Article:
Tuesday, May 17, 2011

"Make it Right" - Part 1

Steven and Will Playing a Set in Jackson Square
While down in New Orleans for the National AIA Convention, I had chance to talk with a couple street musicians, Will and Steven, about Hurricane Katrina. They both had construction experience and they were ready to dialogue on the fallout between sets.  Will said “After Hurricane Katrina we had Chinese Drywall.” 

He went on to explain that a lot of the chinese drywall that got shipped to New Orleans as part of the reconstruction had a highly acidic component.  According to Will it had some volcanic rock content that corroded wiring and he had an electrical fire in his house as a consequence.  I was interested in seeing what others affected by the disaster might have to say about this subject.

I took a taxi to the 9th ward from downtown.  The trip out there from downtown is only about four miles and while there had been a few stories about safety concerns, the walk back downtown in broad daylight was a serene affair.   The most disconcerting thing about the bi-water and 9th ward neighborhoods during the day is their semi-vacant quality.  This is particularly true of the 9th ward, which was on the “wrong side” of the levee. 

A Typical 9th Ward Street


There had been several models of the Brad Pitt “Make it Right” buildings at the AIA convention and I wanted to see these interesting specimens in the context of the rest of the ninth ward.  The taxi driver dropped me off on Tennesse Street, where you can find most of the MIR (“Make it Right”) buildings.  The brighter colors, extra height and abnormal geometry of these homes are the first things one notices.  The street has a unique feel and the buildings are unmistakably different than the other homes that have been rebuilt in the area. 

A grouping of "Make it Right Houses"

At the convention there had been several paid tours that would take you out to see the 9th ward one had the feeling the neighborhood had seen their fair share of architects come through on previous days.  I would characterize the atmosphere as both guarded and friendly. 

As I got to the end of one of the main streets associated with the “Make it Right “ effort I came across Robert, sitting on the vestige of a concrete stair in his front yard.  He was using this “stoop” to gut fish and he asked me if I was an architect or an architectural student.  “I recognize your black book,” he said. “All the architecture students have them.”  

Robert's House (the stoop in the foreground is from the original house)

This is always a hurdle with doing or researching affordable housing.  The people who are the subject of the project are aware they are, to some extent, “typecast” for that project.  Nobody wants to simply be the “affordable housing” person.  If its going to be like that you better be willing to be “typecast” too.  If the shoe fits you better be willing to wear it.  There was something a little pretentious about it but this didn't quell my curiosity.  We had a good laugh about it.

Robert was amazingly gracious.  His home was a metal SIP panel house similar to the Agriboard projects we have recently executed.  There were several of these in the “Make it Right” effort and Robert invited me inside to see the interior.

All the homes are surprisingly narrow simply because of the New Orleans “shot gun” lot morphology.  Robert’s house appeared to be two stories but on closer examination, the balcony on the front fa├žade of the house was simply a means of egress.  There was not much associated with the balcony on the inside beyond a small loft.  Many people had been trapped and died in attics during the hurricane.  These balconies and attic hatches are a means of egress during such an event.  Robert showed me the spiral stair that went up to his loft/balcony and introduced me to the cat.  His daughter was sleeping so we didn’t go in that room.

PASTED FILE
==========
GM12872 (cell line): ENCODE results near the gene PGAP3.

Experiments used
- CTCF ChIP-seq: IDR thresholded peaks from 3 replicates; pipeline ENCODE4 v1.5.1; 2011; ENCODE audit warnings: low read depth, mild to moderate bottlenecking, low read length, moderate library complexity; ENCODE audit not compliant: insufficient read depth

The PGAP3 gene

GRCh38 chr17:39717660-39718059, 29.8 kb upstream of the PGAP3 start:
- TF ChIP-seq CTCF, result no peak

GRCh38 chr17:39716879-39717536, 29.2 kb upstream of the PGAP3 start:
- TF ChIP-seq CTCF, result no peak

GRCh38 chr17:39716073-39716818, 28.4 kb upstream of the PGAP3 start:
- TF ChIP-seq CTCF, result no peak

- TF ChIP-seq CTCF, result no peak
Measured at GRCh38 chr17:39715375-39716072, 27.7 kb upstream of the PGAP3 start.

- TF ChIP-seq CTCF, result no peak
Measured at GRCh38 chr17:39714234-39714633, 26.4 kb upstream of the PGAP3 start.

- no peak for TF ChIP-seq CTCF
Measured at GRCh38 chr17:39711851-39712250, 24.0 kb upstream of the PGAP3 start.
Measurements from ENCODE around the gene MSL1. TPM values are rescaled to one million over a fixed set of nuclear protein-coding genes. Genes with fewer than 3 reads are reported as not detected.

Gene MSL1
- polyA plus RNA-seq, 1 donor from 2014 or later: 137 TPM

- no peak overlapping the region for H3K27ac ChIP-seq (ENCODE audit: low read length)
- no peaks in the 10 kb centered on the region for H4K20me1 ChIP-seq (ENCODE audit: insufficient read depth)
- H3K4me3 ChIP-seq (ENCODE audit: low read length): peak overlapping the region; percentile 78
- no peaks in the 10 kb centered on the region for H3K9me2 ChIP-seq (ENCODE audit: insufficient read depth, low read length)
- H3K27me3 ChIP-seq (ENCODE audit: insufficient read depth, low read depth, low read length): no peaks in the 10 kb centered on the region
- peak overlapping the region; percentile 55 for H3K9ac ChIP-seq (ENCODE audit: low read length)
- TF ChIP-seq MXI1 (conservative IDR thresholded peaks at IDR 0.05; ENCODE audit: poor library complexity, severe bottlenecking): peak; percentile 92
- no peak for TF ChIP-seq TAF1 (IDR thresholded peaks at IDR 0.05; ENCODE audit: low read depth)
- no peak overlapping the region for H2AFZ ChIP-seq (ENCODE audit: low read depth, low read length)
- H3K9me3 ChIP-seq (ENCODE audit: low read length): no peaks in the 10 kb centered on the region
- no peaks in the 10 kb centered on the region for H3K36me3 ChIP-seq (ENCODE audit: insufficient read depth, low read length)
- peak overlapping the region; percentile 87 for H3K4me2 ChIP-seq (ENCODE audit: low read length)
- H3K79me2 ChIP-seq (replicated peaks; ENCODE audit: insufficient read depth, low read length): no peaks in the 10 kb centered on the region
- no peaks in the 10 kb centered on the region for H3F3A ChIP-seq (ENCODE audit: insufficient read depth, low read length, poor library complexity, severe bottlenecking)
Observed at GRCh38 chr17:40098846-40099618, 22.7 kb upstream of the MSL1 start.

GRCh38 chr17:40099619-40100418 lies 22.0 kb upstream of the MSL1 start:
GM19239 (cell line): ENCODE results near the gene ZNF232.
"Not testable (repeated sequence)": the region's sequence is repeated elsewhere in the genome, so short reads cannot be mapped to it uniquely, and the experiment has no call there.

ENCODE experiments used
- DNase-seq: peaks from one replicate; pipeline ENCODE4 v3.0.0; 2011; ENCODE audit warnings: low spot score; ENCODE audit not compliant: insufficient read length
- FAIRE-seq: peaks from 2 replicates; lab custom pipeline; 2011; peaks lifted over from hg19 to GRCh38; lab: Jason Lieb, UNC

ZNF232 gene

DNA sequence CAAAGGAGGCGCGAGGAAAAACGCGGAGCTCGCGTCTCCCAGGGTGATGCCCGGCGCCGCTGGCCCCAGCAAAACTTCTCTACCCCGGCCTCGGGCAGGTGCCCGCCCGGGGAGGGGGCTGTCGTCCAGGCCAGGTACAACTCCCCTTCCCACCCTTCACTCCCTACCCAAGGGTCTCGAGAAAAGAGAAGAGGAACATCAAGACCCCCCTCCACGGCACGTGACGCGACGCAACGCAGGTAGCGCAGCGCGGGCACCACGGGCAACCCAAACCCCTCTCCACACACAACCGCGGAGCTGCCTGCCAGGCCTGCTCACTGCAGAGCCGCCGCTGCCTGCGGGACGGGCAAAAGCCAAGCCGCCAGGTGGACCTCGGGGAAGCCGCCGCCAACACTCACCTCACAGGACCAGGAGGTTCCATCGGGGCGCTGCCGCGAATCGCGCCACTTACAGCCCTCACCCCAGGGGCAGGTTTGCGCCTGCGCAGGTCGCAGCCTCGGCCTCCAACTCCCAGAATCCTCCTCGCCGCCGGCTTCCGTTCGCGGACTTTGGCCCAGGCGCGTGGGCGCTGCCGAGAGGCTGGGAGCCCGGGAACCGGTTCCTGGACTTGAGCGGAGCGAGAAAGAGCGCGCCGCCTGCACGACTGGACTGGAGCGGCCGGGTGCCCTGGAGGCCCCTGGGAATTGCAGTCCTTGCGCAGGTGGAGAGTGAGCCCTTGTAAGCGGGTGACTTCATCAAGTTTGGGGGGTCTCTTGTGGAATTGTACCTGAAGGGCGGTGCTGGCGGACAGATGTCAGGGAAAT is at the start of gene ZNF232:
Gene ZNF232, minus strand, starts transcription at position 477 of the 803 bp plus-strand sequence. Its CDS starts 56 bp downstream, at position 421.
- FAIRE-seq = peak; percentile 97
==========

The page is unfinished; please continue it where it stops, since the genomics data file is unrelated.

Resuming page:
Metal SIP Panel for Robert's House


I asked Robert about the drywall and he said all the houses in the 9th ward were LEED platinum certified and the drywall was “paperless.”  As a consequence there was no issue with the chinese drywall.  Apparently the paper is a major contributor to the mold in the homes and by keeping the drywall paperless they were able to substantially mitigate mold growth.  This approach is definitely something to keep in mind for a project on the “dark side” of Fitch Mountain or out in Forestville here in Sonoma County.  The one thing to be aware of with paperless drywall is the fact the paper is there for a reason.  The paper finish associated with traditional drywall is replaced with a rougher fiberglass matt facing that requires a skim coat of drywall mud over the entire wall (i.e. level V).  This finish can be about 15% more expensive than more standard drywall finishes but under the right circumstances this is a good investment.

As Robert and I wound down our conversation Robert explained he had lost both his granddaughter and Mother in the hurricane.  About a block and half down there was a wreath on an old oak tree on the other side of the street and he explained that his house had drifted all the way down there during the storm and that was why there was a wreath on it.  As an architect, its easy to see the recovery effort as a simple matter of coming up with a clever design to repair the physical damage to the built environment.  Talking with Robert reminded me this was the tip of the iceberg.

But I have a lot of hope for the 9th ward.  The people there were so gracious and I'd dare say a little proud too.  One young girl had set up a praline cookie stand to sell cookies for $3 each to the visiting architects.  Like so many places in america their beauty is a unique amalgam of civilization and wilderness, order and spontaneous invention.

The next post will feature some of the more distinctive work associated with this endeavor.




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